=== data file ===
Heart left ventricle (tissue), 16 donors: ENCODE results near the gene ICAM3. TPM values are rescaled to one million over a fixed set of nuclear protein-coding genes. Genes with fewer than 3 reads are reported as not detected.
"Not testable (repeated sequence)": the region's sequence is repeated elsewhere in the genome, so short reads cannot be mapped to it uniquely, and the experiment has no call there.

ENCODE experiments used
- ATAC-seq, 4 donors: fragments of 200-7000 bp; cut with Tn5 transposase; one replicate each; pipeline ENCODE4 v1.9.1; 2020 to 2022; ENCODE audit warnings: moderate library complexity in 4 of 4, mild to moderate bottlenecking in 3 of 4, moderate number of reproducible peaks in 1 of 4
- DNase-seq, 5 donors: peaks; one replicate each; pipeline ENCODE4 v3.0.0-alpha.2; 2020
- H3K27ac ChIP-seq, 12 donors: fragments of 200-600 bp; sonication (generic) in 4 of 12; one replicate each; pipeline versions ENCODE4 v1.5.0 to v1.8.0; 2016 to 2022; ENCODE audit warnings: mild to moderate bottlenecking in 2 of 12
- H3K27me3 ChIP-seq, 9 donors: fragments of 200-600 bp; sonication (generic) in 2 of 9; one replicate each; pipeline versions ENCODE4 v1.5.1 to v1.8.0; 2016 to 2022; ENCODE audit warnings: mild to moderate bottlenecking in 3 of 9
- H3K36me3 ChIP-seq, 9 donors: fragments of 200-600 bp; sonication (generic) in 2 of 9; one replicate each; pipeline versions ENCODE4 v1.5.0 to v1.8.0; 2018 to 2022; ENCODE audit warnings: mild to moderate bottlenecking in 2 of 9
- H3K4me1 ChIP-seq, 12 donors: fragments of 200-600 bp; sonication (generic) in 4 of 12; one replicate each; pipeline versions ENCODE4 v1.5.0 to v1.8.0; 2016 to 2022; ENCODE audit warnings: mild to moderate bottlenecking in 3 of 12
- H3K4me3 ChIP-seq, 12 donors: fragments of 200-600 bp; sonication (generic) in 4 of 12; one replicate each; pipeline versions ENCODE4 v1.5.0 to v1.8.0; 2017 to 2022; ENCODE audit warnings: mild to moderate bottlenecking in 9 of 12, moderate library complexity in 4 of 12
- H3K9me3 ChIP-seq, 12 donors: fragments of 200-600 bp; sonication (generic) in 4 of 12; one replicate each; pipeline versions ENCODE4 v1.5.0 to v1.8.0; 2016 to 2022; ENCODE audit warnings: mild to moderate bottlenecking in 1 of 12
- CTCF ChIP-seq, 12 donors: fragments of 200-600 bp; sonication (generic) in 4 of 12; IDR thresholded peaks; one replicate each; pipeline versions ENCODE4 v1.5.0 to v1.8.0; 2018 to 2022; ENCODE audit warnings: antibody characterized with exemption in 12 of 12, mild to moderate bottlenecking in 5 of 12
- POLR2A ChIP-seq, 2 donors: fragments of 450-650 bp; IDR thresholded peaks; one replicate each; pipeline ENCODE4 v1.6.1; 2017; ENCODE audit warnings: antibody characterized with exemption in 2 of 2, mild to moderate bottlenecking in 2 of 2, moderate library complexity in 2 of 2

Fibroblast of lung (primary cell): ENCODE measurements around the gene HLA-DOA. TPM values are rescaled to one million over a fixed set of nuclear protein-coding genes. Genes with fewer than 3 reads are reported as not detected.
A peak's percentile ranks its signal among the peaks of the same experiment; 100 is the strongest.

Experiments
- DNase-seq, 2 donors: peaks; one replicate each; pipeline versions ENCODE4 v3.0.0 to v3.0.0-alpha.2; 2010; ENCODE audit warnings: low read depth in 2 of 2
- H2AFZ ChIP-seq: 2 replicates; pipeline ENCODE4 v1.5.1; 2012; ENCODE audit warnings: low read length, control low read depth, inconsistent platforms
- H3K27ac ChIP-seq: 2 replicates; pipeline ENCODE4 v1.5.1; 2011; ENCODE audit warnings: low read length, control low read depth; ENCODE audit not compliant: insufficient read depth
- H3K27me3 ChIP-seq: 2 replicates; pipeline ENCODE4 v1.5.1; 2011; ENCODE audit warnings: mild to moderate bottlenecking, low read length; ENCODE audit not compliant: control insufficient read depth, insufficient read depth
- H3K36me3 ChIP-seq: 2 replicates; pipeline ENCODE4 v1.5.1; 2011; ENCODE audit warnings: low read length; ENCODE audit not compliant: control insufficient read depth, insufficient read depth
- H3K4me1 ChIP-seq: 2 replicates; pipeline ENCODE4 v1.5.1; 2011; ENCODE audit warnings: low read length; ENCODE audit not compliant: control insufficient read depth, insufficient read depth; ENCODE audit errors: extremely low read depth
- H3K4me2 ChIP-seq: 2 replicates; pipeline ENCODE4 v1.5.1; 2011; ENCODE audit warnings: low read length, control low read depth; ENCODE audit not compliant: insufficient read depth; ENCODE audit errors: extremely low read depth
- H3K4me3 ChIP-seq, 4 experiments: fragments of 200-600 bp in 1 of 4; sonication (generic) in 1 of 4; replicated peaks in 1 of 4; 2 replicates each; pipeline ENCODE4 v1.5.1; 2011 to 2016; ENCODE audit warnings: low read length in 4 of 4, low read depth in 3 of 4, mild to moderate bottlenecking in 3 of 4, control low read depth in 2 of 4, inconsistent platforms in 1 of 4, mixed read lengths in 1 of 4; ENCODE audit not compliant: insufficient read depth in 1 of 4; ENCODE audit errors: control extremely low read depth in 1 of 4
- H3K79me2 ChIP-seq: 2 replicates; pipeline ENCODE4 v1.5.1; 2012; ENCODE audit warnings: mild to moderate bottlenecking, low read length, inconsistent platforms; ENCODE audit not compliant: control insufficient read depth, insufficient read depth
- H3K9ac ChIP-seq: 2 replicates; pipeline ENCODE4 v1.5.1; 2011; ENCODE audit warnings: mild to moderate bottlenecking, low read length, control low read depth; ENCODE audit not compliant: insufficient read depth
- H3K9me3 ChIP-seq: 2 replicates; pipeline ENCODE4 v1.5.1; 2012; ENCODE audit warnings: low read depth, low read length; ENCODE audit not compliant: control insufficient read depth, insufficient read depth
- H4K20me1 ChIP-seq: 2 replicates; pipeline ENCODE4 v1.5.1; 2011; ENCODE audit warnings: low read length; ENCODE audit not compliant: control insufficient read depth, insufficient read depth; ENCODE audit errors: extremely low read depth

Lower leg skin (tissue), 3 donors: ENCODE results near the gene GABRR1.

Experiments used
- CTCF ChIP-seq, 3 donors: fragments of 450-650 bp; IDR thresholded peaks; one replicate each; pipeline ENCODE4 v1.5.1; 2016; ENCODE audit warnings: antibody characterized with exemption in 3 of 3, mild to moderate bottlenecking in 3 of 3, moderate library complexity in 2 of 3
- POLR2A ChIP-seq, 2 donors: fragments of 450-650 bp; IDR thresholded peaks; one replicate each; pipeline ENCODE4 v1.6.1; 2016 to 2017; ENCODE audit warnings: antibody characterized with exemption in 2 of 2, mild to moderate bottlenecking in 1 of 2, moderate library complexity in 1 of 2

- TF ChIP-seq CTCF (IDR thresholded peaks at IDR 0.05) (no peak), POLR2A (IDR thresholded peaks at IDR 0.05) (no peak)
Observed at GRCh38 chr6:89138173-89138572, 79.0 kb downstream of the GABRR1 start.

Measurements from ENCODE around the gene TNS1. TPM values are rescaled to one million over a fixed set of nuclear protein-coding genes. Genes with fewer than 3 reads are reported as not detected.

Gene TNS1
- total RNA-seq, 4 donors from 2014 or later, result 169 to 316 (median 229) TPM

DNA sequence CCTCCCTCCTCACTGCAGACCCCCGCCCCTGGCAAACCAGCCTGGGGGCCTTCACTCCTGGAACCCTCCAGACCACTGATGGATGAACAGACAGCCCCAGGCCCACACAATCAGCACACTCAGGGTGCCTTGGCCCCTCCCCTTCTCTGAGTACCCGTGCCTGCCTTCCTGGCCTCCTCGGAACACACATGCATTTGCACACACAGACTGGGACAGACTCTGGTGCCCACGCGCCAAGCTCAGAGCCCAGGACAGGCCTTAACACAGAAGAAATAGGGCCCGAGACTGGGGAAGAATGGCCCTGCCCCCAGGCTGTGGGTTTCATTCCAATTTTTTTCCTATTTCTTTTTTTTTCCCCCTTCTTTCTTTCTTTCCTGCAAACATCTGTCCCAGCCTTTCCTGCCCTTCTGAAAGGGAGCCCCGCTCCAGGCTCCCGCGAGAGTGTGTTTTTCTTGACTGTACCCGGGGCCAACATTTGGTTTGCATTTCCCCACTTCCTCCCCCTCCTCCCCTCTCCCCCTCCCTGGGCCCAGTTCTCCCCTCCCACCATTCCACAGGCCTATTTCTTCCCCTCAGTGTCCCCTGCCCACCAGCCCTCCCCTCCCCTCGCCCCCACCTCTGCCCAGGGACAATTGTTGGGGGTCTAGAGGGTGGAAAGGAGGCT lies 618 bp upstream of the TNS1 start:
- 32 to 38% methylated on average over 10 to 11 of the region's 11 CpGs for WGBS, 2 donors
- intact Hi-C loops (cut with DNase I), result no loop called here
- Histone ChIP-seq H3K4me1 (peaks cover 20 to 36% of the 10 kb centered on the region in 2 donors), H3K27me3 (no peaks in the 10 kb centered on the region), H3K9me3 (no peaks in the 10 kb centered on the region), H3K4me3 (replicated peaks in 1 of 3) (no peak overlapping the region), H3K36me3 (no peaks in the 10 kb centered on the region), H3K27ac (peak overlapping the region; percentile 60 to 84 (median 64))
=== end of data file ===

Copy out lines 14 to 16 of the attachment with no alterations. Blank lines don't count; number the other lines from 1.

Fibroblast of lung (primary cell): ENCODE measurements around the gene HLA-DOA. TPM values are rescaled to one million over a fixed set of nuclear protein-coding genes. Genes with fewer than 3 reads are reported as not detected.
A peak's percentile ranks its signal among the peaks of the same experiment; 100 is the strongest.

Experiments